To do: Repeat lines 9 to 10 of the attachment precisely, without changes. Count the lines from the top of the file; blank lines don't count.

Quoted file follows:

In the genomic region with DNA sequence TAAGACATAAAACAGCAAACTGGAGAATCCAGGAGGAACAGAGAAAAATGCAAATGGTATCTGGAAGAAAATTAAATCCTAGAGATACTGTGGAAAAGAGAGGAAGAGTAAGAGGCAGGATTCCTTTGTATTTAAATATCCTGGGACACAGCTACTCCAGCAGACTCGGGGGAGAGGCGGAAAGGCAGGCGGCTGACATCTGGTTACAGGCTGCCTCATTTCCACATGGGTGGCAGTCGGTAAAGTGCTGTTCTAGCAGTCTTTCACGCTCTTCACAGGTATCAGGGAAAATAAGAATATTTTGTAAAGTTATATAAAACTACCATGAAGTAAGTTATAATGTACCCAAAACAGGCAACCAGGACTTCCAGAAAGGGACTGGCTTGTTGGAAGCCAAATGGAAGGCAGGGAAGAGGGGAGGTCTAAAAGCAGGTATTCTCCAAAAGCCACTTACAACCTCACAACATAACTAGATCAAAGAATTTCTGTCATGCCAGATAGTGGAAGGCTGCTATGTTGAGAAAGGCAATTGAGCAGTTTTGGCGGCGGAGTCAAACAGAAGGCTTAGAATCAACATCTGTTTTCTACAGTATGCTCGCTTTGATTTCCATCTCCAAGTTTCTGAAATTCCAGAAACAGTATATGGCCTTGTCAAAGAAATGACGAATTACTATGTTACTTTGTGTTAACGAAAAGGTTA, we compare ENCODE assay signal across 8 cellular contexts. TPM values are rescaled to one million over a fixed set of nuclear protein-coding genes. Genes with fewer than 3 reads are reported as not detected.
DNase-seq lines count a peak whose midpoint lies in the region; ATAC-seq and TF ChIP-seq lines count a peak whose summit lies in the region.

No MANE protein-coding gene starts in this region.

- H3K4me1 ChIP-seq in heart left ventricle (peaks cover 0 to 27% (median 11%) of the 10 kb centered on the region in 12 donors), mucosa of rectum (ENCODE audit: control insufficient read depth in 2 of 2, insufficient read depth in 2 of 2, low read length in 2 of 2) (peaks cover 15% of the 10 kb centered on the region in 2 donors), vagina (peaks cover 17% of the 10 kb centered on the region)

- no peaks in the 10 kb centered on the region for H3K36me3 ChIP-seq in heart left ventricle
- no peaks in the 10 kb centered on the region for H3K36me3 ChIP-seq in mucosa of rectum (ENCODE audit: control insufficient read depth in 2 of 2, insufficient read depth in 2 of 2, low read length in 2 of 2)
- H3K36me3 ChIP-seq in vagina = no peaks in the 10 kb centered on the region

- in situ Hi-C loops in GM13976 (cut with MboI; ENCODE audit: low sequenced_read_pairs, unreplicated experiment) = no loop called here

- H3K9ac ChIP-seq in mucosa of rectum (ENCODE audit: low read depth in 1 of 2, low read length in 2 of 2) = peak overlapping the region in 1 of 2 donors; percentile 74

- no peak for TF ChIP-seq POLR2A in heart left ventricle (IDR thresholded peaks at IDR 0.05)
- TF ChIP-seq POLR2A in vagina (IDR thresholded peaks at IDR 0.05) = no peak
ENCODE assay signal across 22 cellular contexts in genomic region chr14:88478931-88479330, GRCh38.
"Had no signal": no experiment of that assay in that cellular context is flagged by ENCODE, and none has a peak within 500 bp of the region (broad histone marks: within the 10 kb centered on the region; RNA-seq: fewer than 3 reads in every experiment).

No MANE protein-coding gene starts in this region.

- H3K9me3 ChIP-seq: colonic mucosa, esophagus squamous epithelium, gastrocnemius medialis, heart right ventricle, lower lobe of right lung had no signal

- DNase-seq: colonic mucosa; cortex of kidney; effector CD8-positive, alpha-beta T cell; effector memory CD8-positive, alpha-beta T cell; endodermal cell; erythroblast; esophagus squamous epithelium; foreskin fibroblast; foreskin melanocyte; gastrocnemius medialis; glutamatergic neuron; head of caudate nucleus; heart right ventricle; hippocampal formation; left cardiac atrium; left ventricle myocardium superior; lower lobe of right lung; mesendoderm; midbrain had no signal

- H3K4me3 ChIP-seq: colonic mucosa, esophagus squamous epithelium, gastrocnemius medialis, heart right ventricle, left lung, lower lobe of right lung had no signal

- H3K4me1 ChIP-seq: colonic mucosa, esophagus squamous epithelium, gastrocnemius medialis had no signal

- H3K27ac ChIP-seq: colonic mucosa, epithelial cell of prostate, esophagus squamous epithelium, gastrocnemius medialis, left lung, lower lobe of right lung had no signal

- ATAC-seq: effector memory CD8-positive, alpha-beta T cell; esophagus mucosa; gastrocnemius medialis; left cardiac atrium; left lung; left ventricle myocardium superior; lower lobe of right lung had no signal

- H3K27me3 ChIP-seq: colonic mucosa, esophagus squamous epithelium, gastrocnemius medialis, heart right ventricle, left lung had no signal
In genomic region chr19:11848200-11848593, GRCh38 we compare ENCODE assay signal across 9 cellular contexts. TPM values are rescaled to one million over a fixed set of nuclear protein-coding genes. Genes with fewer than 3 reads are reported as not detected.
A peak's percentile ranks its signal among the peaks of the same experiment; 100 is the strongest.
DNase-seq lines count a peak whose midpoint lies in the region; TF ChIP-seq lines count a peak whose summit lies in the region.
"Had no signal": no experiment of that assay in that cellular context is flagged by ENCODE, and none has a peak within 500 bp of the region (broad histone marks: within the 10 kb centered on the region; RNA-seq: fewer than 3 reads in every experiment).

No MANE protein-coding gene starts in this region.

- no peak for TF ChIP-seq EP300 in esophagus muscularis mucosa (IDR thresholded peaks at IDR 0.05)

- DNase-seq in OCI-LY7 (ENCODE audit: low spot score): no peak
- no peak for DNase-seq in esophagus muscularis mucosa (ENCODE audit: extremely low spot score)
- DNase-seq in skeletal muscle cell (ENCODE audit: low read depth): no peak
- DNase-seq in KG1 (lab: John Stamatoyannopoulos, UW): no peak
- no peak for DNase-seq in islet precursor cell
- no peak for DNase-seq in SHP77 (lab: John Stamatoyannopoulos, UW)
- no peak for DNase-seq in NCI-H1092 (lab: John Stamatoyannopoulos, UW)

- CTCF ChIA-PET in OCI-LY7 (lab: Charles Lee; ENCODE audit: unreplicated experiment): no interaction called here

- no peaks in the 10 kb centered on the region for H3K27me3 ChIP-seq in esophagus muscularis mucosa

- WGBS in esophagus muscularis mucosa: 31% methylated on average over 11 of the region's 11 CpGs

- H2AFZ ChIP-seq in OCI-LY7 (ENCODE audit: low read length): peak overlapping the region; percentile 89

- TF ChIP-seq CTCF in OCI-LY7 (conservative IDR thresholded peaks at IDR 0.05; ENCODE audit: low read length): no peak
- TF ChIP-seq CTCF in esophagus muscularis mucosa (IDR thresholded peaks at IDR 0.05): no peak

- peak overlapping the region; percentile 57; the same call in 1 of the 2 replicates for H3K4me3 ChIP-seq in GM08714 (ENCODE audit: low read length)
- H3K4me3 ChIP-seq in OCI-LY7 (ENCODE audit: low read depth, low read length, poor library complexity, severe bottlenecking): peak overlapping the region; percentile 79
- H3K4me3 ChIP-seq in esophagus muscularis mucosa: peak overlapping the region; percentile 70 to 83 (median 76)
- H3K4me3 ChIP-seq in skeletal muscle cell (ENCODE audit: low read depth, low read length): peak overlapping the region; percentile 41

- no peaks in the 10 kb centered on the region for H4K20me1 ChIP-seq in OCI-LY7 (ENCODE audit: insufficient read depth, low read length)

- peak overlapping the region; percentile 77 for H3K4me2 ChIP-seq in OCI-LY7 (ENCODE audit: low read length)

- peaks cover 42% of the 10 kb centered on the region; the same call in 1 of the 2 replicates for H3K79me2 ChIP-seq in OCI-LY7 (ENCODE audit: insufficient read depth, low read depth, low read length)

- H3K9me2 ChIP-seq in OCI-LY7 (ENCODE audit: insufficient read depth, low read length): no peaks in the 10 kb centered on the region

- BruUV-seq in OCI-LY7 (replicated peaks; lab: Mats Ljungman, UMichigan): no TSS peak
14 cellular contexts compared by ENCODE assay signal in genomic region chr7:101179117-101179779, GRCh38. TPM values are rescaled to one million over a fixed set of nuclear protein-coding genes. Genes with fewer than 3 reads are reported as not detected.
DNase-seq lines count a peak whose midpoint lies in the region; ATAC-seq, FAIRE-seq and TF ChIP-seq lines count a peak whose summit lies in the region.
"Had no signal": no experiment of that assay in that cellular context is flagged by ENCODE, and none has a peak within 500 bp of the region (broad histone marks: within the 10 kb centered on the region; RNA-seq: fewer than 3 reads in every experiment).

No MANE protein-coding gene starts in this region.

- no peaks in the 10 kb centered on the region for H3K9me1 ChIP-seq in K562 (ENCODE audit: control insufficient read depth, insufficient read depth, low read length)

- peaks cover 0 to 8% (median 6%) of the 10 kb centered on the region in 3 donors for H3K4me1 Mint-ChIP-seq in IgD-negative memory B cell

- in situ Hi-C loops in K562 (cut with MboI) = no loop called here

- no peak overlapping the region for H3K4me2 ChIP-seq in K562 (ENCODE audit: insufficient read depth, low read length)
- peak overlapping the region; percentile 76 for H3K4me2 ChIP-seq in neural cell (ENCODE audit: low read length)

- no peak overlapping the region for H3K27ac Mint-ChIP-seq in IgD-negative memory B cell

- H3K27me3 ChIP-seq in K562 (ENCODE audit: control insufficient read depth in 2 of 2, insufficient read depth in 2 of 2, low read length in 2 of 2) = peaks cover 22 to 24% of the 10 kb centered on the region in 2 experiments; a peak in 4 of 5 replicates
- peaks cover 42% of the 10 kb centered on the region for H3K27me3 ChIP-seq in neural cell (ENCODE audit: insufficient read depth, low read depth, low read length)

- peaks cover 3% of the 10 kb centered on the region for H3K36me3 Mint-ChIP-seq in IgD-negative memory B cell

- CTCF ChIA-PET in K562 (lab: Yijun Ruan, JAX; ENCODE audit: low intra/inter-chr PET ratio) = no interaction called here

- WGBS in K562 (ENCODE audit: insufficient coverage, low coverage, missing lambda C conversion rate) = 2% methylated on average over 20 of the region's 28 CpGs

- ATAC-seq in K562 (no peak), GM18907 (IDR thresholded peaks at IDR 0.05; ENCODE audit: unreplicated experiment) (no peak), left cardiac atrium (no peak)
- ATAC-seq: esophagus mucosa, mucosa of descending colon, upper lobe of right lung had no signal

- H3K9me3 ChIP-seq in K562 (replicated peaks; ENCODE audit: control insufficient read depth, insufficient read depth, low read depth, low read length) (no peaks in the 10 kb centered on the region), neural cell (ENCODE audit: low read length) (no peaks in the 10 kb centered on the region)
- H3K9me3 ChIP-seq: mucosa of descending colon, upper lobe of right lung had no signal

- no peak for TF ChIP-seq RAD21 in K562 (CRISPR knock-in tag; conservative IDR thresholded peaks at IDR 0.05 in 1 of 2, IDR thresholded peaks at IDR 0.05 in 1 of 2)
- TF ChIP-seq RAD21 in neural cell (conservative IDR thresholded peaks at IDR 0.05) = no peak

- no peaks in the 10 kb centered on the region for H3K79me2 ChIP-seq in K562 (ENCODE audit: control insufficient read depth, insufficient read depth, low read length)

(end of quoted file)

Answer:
- H3K9ac ChIP-seq in mucosa of rectum (ENCODE audit: low read depth in 1 of 2, low read length in 2 of 2) = peak overlapping the region in 1 of 2 donors; percentile 74

- no peak for TF ChIP-seq POLR2A in heart left ventricle (IDR thresholded peaks at IDR 0.05)